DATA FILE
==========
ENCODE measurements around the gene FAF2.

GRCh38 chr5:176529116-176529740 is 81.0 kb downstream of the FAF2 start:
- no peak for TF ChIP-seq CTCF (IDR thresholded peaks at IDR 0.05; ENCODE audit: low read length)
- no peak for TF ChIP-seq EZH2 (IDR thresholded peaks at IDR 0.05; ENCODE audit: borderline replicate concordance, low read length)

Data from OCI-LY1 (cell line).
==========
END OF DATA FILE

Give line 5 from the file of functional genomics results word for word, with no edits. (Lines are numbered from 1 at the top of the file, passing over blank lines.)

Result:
Data from OCI-LY1 (cell line).